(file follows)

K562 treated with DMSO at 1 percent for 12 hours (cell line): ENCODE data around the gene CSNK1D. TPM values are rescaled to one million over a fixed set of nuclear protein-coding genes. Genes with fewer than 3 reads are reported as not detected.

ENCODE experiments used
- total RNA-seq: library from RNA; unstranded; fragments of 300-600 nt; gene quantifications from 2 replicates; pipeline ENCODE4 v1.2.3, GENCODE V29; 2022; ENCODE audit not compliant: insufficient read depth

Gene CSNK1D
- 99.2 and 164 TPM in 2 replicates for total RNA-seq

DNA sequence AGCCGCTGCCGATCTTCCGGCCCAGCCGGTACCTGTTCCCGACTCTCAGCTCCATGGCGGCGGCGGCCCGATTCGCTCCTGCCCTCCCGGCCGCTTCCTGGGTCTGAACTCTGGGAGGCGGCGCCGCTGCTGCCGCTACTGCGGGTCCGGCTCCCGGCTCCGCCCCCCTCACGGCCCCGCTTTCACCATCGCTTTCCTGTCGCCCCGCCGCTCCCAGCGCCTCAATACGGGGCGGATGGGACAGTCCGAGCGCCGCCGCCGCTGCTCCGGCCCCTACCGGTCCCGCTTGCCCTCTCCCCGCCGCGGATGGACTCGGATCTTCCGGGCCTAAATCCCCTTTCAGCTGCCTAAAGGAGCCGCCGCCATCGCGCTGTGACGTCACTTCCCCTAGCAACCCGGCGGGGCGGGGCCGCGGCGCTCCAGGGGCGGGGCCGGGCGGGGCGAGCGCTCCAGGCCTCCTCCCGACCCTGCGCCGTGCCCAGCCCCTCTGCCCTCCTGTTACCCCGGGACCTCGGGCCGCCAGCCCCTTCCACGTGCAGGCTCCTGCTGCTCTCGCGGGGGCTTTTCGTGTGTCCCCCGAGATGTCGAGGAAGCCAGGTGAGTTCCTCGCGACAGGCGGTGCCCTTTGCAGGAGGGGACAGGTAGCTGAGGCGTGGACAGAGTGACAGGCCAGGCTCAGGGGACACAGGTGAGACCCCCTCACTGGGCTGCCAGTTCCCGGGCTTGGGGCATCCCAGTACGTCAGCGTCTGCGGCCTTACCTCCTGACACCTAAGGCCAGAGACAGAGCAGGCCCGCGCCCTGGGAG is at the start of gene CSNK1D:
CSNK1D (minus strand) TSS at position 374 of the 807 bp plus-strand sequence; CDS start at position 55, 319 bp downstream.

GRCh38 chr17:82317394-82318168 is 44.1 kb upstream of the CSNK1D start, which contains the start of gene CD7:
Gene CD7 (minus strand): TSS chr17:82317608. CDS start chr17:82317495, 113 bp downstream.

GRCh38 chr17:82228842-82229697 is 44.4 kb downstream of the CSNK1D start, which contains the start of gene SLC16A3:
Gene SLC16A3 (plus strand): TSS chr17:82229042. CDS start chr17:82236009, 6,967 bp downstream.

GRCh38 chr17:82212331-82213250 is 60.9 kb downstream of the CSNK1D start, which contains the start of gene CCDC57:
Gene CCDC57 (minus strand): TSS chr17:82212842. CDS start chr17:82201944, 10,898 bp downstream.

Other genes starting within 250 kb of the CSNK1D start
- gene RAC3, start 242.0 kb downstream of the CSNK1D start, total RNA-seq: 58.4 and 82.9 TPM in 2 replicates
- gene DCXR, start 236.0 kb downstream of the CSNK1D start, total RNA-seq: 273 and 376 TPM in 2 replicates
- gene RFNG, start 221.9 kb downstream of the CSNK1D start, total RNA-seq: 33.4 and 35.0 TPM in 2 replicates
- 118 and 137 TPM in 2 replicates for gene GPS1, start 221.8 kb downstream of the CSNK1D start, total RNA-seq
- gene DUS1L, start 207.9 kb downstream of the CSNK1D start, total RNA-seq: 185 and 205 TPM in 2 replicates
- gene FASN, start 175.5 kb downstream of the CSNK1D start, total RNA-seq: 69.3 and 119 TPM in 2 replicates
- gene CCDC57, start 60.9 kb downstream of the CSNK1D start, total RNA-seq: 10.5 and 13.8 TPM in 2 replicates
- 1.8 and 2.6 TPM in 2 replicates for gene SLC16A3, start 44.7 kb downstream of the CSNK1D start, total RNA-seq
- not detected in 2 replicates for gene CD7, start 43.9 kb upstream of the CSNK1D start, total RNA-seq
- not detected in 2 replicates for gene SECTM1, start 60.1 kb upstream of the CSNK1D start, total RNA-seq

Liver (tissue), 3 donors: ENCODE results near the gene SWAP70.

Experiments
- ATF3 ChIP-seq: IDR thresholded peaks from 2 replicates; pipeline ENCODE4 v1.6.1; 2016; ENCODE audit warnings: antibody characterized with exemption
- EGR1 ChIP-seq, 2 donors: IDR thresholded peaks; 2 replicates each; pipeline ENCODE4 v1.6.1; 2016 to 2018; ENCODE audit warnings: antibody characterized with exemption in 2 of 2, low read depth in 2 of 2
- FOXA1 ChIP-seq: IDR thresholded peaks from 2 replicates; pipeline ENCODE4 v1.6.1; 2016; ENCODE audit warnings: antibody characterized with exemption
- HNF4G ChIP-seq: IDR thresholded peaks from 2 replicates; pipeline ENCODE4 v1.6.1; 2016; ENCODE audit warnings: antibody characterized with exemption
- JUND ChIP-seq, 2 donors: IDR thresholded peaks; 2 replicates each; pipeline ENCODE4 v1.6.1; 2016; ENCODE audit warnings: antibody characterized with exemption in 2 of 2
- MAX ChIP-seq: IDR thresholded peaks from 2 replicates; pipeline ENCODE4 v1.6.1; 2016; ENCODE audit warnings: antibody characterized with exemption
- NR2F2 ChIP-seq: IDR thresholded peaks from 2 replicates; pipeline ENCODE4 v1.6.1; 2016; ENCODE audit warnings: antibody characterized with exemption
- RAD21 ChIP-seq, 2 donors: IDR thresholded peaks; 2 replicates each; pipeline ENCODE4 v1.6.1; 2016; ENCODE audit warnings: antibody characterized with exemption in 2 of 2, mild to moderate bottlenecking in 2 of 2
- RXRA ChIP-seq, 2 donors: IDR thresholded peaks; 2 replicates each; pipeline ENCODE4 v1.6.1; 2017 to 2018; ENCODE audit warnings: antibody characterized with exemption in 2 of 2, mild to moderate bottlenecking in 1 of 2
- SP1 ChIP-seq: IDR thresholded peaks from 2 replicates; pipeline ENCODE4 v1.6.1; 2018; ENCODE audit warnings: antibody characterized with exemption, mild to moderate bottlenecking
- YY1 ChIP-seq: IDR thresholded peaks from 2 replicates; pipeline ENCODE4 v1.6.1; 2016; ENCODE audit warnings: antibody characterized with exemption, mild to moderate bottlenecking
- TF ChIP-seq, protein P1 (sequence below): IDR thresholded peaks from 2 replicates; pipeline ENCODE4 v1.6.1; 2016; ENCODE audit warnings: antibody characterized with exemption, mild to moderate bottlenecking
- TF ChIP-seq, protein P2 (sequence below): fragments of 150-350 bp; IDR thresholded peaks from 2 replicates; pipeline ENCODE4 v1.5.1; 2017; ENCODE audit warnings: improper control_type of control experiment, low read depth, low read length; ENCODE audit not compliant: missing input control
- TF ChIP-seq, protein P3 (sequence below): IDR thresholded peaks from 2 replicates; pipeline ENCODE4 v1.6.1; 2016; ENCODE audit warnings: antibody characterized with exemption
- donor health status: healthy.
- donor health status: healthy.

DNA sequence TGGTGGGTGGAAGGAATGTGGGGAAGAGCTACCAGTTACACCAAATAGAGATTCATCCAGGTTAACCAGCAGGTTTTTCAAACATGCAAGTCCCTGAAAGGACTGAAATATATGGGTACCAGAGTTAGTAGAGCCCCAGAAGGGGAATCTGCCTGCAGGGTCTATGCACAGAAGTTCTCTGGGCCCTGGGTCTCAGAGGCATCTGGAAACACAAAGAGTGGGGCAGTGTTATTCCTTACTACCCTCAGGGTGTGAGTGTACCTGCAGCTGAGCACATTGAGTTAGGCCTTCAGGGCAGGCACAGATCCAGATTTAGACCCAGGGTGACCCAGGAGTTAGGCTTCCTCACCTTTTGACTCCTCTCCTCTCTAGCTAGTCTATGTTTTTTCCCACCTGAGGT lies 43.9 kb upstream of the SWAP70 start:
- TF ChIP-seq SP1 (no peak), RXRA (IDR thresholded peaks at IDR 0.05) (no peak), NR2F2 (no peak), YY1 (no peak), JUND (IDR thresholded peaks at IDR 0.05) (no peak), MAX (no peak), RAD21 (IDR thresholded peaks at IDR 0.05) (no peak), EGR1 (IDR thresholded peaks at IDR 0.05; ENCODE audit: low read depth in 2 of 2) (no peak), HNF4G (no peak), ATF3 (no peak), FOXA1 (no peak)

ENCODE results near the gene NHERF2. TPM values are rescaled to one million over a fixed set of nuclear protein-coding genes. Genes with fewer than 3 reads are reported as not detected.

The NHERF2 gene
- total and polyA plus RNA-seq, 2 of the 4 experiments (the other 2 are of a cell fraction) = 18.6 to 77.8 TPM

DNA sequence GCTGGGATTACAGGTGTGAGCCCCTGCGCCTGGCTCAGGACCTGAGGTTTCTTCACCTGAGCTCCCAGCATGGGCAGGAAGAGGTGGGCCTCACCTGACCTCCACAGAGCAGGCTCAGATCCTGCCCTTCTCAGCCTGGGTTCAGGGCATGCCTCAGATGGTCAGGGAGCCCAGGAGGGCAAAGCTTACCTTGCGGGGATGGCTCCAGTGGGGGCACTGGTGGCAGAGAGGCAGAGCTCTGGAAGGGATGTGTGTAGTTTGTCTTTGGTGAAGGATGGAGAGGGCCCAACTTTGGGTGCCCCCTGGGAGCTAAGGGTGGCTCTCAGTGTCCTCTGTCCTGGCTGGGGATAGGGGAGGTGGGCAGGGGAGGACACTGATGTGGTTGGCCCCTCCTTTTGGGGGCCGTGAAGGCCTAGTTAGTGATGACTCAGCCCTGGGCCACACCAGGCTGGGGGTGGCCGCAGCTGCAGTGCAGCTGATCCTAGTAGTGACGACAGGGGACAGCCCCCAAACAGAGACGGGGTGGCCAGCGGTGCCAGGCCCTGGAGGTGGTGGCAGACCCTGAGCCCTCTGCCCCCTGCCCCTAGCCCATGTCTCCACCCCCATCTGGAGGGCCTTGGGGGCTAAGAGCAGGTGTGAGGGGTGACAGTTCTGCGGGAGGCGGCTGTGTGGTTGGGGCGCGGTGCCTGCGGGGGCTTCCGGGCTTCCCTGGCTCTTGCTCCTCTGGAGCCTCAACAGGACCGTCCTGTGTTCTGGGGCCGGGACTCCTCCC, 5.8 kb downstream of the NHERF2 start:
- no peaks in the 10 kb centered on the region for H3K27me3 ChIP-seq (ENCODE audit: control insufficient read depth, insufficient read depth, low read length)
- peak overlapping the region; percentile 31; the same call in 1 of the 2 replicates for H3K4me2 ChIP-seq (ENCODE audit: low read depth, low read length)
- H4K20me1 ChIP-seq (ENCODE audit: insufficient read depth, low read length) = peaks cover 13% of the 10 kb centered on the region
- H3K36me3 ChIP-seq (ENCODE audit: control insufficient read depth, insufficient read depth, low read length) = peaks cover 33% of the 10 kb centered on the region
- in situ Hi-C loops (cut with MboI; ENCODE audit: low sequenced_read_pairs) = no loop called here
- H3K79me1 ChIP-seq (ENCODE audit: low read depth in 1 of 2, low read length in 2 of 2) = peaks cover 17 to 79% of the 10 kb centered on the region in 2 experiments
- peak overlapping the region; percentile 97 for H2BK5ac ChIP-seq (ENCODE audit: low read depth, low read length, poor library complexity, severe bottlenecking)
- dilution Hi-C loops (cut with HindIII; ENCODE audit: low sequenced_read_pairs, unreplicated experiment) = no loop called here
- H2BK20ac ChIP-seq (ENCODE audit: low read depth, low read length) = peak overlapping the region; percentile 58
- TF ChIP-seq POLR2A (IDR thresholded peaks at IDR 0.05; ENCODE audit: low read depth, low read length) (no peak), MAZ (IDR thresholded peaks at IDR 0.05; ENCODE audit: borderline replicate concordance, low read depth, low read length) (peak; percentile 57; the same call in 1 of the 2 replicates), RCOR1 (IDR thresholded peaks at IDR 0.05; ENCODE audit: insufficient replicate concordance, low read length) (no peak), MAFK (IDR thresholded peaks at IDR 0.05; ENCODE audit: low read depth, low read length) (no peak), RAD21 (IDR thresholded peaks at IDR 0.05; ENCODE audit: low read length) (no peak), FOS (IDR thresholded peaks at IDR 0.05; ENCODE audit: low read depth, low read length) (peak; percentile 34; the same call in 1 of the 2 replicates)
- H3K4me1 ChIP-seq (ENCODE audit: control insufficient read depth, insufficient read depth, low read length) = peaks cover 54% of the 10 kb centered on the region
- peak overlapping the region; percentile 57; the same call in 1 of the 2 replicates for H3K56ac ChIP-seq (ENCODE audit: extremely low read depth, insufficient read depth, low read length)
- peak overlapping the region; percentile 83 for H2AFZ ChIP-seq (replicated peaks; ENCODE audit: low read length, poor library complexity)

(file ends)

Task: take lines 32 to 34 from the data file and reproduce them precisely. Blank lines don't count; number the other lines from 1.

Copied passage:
- MAX ChIP-seq: IDR thresholded peaks from 2 replicates; pipeline ENCODE4 v1.6.1; 2016; ENCODE audit warnings: antibody characterized with exemption
- NR2F2 ChIP-seq: IDR thresholded peaks from 2 replicates; pipeline ENCODE4 v1.6.1; 2016; ENCODE audit warnings: antibody characterized with exemption
- RAD21 ChIP-seq, 2 donors: IDR thresholded peaks; 2 replicates each; pipeline ENCODE4 v1.6.1; 2016; ENCODE audit warnings: antibody characterized with exemption in 2 of 2, mild to moderate bottlenecking in 2 of 2